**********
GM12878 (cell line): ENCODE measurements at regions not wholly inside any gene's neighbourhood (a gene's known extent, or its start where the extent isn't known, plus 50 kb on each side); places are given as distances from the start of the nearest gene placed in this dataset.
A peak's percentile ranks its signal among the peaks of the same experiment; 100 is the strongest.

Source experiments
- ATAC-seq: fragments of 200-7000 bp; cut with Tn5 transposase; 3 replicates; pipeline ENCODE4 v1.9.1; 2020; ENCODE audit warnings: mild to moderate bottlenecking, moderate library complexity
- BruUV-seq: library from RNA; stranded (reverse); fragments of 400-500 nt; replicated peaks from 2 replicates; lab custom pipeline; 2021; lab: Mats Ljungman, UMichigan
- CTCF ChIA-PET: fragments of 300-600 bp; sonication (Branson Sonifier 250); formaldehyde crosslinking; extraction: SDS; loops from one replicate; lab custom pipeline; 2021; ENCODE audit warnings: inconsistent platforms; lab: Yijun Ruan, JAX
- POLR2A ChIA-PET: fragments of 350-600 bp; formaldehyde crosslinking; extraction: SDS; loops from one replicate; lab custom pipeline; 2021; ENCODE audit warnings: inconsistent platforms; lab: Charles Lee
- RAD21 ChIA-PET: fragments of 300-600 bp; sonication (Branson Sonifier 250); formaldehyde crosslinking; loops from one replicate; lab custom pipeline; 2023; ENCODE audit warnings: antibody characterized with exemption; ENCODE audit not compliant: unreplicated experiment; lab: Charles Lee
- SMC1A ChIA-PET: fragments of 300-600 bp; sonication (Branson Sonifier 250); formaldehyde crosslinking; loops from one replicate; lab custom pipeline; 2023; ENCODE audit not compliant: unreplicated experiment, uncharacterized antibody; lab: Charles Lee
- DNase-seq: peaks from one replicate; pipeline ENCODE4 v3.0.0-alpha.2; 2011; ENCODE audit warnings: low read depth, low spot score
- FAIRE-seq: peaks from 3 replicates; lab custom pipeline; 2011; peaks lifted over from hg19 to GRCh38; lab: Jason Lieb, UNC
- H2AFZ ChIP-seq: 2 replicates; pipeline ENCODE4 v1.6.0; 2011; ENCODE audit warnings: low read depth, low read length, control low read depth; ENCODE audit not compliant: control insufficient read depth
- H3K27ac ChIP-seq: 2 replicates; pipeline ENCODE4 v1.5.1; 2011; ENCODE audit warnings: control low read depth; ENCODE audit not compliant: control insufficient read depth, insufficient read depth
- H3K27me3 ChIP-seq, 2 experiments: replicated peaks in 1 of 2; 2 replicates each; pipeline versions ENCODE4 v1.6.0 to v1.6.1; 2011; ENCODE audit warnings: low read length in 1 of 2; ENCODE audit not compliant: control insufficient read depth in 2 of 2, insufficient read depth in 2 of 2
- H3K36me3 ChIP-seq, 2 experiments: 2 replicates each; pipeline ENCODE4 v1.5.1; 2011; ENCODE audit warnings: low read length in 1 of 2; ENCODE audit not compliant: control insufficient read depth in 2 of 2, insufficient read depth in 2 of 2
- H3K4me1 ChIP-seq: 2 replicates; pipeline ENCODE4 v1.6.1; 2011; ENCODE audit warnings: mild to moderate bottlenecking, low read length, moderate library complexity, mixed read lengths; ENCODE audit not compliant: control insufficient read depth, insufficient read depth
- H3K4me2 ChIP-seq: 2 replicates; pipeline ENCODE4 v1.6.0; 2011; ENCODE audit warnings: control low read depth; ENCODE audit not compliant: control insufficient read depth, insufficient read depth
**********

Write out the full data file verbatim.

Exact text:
GM12878 (cell line): ENCODE measurements at regions not wholly inside any gene's neighbourhood (a gene's known extent, or its start where the extent isn't known, plus 50 kb on each side); places are given as distances from the start of the nearest gene placed in this dataset.
A peak's percentile ranks its signal among the peaks of the same experiment; 100 is the strongest.

Source experiments
- ATAC-seq: fragments of 200-7000 bp; cut with Tn5 transposase; 3 replicates; pipeline ENCODE4 v1.9.1; 2020; ENCODE audit warnings: mild to moderate bottlenecking, moderate library complexity
- BruUV-seq: library from RNA; stranded (reverse); fragments of 400-500 nt; replicated peaks from 2 replicates; lab custom pipeline; 2021; lab: Mats Ljungman, UMichigan
- CTCF ChIA-PET: fragments of 300-600 bp; sonication (Branson Sonifier 250); formaldehyde crosslinking; extraction: SDS; loops from one replicate; lab custom pipeline; 2021; ENCODE audit warnings: inconsistent platforms; lab: Yijun Ruan, JAX
- POLR2A ChIA-PET: fragments of 350-600 bp; formaldehyde crosslinking; extraction: SDS; loops from one replicate; lab custom pipeline; 2021; ENCODE audit warnings: inconsistent platforms; lab: Charles Lee
- RAD21 ChIA-PET: fragments of 300-600 bp; sonication (Branson Sonifier 250); formaldehyde crosslinking; loops from one replicate; lab custom pipeline; 2023; ENCODE audit warnings: antibody characterized with exemption; ENCODE audit not compliant: unreplicated experiment; lab: Charles Lee
- SMC1A ChIA-PET: fragments of 300-600 bp; sonication (Branson Sonifier 250); formaldehyde crosslinking; loops from one replicate; lab custom pipeline; 2023; ENCODE audit not compliant: unreplicated experiment, uncharacterized antibody; lab: Charles Lee
- DNase-seq: peaks from one replicate; pipeline ENCODE4 v3.0.0-alpha.2; 2011; ENCODE audit warnings: low read depth, low spot score
- FAIRE-seq: peaks from 3 replicates; lab custom pipeline; 2011; peaks lifted over from hg19 to GRCh38; lab: Jason Lieb, UNC
- H2AFZ ChIP-seq: 2 replicates; pipeline ENCODE4 v1.6.0; 2011; ENCODE audit warnings: low read depth, low read length, control low read depth; ENCODE audit not compliant: control insufficient read depth
- H3K27ac ChIP-seq: 2 replicates; pipeline ENCODE4 v1.5.1; 2011; ENCODE audit warnings: control low read depth; ENCODE audit not compliant: control insufficient read depth, insufficient read depth
- H3K27me3 ChIP-seq, 2 experiments: replicated peaks in 1 of 2; 2 replicates each; pipeline versions ENCODE4 v1.6.0 to v1.6.1; 2011; ENCODE audit warnings: low read length in 1 of 2; ENCODE audit not compliant: control insufficient read depth in 2 of 2, insufficient read depth in 2 of 2
- H3K36me3 ChIP-seq, 2 experiments: 2 replicates each; pipeline ENCODE4 v1.5.1; 2011; ENCODE audit warnings: low read length in 1 of 2; ENCODE audit not compliant: control insufficient read depth in 2 of 2, insufficient read depth in 2 of 2
- H3K4me1 ChIP-seq: 2 replicates; pipeline ENCODE4 v1.6.1; 2011; ENCODE audit warnings: mild to moderate bottlenecking, low read length, moderate library complexity, mixed read lengths; ENCODE audit not compliant: control insufficient read depth, insufficient read depth
- H3K4me2 ChIP-seq: 2 replicates; pipeline ENCODE4 v1.6.0; 2011; ENCODE audit warnings: control low read depth; ENCODE audit not compliant: control insufficient read depth, insufficient read depth